One Piece season 2 could be ready to launch in 12 to 18 months – but there are two big reasons why it probably won't.
Speaking to Variety, Marty Adelstein, one of the hit Netflix show's producers, suggested that the next installment of the manga-inspired live-action pirate adventure would "be ready to air" before the end of 2024. That's because season 2's scripts have already been written, according to Tomorrow Studios' CEO, so filming could get underway as soon as feasibly possible.
"We’ve got scripts ready," Adelstein confirmed. Asked about a potential timeframe for season 2's release, Tomorrow Studios president Becky Clements added: "Realistically, hopefully, a year away, if we move very quickly, and that is a possibility. Somewhere between a year and 18 months, we could be ready for air."
For Adelstein, Clements, and company, though, there are two major factors why One Piece season 2 might not be ready to launch until 2025 at the earliest.
Firstly, Netflix hasn't renewed the series for a second season yet, despite One Piece confirming its place as king of TV high seas earlier this week after it sailed to number one on Netflix's Top 10 TV show charts, and is still mulling over whether to green-light another installment.
The world's best streaming service is also one of numerous studios whose productions have been significantly impacted by the ongoing writers and actors strikes. The strikes have brought every big, in-development movie and TV show to a halt, and until their impasse with Hollywood's biggest entertainment companies is resolved, projects like One Piece season 2 – if indeed it is greenlit – are on indefinite hold.
A statement that'll either make waves or run aground
Adelstein and Clements' comments about getting a potential second season out of the door within a 12-month timeframe are certainly bold. Clearly, there's enough confidence in One Piece season 2's scripts that a) major rewrites wouldn't be required and b) filming could begin as soon as the industrial action ends.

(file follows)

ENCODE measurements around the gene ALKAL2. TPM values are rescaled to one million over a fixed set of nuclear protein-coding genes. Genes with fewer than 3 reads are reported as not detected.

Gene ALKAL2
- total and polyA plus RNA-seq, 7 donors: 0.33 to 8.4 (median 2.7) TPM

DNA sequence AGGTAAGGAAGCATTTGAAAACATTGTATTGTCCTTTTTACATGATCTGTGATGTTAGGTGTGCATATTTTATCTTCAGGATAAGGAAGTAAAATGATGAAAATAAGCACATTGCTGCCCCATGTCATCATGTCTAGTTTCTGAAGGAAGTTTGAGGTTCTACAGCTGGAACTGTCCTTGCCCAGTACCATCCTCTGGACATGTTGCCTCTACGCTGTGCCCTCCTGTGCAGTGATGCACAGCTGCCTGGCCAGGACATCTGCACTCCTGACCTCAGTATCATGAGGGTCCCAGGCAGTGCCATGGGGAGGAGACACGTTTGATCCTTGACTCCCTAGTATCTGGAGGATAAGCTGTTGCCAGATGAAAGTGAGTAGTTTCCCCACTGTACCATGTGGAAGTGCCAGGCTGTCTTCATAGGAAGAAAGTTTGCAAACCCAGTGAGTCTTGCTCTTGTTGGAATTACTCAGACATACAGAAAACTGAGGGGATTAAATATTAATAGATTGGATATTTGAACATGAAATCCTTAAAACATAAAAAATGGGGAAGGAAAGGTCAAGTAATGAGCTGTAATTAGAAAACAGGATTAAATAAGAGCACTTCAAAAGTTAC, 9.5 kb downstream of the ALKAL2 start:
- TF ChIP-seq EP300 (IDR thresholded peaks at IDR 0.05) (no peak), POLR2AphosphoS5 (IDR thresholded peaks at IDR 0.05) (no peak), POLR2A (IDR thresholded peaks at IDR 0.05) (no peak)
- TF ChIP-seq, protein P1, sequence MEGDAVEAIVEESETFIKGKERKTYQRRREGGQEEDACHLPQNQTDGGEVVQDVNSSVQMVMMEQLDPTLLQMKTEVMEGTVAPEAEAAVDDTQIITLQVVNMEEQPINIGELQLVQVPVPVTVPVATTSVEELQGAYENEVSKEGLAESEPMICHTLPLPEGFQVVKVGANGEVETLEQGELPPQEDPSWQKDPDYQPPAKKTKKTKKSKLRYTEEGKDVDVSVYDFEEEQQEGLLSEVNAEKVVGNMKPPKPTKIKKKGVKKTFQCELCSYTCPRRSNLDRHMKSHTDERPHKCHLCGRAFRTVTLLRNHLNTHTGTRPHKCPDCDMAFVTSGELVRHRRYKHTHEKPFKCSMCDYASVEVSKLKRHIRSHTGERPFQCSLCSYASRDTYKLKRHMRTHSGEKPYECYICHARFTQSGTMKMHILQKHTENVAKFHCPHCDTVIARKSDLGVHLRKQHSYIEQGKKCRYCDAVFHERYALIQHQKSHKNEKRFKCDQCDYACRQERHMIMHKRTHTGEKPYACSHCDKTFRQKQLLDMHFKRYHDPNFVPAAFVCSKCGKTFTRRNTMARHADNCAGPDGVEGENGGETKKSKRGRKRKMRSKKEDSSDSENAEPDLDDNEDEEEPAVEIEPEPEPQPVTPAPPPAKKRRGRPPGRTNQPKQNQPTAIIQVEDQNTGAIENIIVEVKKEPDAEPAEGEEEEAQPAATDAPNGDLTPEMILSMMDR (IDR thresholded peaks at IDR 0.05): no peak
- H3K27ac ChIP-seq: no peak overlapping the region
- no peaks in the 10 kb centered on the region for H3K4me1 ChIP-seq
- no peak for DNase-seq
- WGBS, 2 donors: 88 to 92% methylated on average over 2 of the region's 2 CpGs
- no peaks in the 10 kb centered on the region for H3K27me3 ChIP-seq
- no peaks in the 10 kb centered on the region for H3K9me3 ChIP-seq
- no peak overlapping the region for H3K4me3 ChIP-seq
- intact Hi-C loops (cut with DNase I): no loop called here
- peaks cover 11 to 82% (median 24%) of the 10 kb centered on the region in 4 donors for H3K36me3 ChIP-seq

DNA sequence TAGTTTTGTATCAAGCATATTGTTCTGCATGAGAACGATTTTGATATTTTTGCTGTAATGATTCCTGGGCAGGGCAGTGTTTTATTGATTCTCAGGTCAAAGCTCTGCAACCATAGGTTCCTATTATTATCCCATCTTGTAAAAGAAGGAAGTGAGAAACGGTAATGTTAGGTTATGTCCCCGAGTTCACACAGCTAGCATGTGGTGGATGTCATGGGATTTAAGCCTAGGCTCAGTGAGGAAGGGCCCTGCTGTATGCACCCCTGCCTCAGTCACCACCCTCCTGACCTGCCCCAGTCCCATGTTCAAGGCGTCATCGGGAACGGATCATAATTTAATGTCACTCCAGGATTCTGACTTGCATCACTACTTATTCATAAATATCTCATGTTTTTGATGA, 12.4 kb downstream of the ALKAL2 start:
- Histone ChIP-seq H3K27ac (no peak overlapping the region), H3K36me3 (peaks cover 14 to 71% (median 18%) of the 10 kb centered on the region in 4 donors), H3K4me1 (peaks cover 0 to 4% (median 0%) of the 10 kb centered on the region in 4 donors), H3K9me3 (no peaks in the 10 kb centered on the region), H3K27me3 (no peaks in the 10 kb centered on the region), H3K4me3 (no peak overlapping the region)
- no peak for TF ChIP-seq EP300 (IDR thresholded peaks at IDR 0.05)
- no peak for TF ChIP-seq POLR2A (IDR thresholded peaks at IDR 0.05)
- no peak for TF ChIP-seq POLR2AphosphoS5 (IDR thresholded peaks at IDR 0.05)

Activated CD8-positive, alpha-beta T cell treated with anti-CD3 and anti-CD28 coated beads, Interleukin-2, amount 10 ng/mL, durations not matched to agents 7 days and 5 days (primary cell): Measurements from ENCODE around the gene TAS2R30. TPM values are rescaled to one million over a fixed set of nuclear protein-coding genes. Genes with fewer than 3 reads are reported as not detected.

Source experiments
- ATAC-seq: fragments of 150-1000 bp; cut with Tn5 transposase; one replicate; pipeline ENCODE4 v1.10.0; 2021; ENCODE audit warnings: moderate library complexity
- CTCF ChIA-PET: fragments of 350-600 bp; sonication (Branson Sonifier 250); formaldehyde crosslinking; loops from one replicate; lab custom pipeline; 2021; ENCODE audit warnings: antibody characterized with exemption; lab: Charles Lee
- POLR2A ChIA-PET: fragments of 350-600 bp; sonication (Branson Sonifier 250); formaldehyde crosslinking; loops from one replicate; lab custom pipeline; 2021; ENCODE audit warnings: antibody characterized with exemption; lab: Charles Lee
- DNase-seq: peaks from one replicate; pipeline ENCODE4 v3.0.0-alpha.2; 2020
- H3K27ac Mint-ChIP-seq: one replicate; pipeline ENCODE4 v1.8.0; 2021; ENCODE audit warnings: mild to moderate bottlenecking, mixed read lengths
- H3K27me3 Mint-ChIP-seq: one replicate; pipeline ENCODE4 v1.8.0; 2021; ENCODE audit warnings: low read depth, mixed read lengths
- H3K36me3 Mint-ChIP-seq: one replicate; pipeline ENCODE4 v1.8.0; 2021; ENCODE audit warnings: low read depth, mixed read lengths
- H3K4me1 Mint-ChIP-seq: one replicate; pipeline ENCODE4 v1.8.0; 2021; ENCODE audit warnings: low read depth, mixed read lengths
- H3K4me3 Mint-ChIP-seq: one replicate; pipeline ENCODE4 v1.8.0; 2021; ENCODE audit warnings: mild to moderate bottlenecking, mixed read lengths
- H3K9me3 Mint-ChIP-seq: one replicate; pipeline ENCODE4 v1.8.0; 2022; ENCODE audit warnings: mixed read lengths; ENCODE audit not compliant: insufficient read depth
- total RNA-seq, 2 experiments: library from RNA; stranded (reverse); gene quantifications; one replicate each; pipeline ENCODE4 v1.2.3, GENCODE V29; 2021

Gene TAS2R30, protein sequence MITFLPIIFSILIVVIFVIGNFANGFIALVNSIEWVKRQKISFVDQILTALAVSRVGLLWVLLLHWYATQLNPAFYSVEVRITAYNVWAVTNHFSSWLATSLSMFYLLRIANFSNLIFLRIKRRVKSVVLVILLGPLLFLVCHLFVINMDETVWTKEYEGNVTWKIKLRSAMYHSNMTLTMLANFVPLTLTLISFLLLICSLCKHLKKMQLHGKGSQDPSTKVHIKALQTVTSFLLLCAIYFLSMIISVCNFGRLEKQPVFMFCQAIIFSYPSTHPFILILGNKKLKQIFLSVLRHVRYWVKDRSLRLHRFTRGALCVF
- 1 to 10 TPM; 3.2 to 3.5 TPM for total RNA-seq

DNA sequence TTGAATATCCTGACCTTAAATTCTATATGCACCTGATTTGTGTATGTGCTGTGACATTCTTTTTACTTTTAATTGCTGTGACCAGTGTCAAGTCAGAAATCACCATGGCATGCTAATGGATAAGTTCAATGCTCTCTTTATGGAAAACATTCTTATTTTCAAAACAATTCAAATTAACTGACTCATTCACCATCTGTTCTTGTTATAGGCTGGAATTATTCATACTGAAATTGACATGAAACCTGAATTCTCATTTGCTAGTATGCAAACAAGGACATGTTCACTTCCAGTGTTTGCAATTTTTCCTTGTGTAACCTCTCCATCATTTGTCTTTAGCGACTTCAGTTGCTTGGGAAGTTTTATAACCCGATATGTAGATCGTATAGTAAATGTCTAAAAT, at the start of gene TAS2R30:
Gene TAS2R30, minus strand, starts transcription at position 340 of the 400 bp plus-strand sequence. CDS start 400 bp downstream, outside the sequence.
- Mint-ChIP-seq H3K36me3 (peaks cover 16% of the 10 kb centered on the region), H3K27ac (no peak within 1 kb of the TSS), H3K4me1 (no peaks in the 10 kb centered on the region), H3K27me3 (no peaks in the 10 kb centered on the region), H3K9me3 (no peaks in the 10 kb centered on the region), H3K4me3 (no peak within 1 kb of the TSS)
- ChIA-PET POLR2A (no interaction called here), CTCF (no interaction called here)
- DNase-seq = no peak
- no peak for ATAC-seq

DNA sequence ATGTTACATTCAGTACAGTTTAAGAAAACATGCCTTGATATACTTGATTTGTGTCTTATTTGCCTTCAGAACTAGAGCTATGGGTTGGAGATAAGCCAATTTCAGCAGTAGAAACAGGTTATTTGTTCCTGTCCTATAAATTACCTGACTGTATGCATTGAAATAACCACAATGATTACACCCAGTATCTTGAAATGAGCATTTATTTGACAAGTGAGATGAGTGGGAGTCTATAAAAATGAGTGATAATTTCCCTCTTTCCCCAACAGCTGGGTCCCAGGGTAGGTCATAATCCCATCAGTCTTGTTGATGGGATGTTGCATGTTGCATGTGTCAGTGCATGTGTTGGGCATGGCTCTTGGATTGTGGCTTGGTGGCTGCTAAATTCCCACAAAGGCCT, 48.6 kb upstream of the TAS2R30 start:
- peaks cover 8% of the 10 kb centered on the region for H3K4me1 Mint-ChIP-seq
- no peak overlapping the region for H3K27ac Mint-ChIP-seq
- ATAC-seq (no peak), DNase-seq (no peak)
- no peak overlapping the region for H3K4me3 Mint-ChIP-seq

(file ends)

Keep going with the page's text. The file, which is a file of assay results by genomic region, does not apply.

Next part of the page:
It's an ambitious plan, and one that Netflix wouldn't be against. After all, the streaming titan will want to *ahem* ride the crest of the wave of success that its successful One Piece live-action adaptation is enjoying. Netflix's global fanbase is loving its take on Eiichiro Oda's iconic manga series, so it makes sense to build on that success and get a second season – again, if Netflix green-lights it – in front of viewers as soon as possible.
The problem with rushing out One Piece season 2 would be that it might not be up to the quality of its predecessor. Season 1 of One Piece's live-action series was in development for over three years before it was ready to launch. In fact, Oda wouldn't sign off on its release until he was happy with Netflix's take on his beloved works.
That cautious approach certainly helped Netflix's One Piece thrive, with 140 million hours streamed in its first five days on the platform. Compare that to Netflix's live-action revamp of Hajime Yatate's legendary Cowboy Bebop series, which was ready to be released just two years after it entered full production.
Sure, its initial 2020 launch was delayed by the Covid-19 pandemic, which meant it didn't actually arrive until November 2021. Even so, the show was a monumental flop, and led to Cowboy Bebop being cancelled after one season. One Piece's cagey development plan, then, was the right way to go about things.
So yes, Netflix and company will want to hit the ground running with One Piece season 2 if it's renewed, and if its scripts are complete. If it wants to maintain its place as one of the best Netflix shows around, though, another prudent development plan is the best course to chart for its possible sophomore season. Otherwise, One Piece might find itself in choppy waters and/or sink beneath the waves like Cowboy Bebop did.
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As TechRadar's senior entertainment reporter, Tom covers all of the latest movies, TV shows, and streaming service news that you need to know about. You'll regularly find him writing about the Marvel Cinematic Universe, Star Wars, Netflix, Prime Video, Disney Plus, and many other topics of interest.
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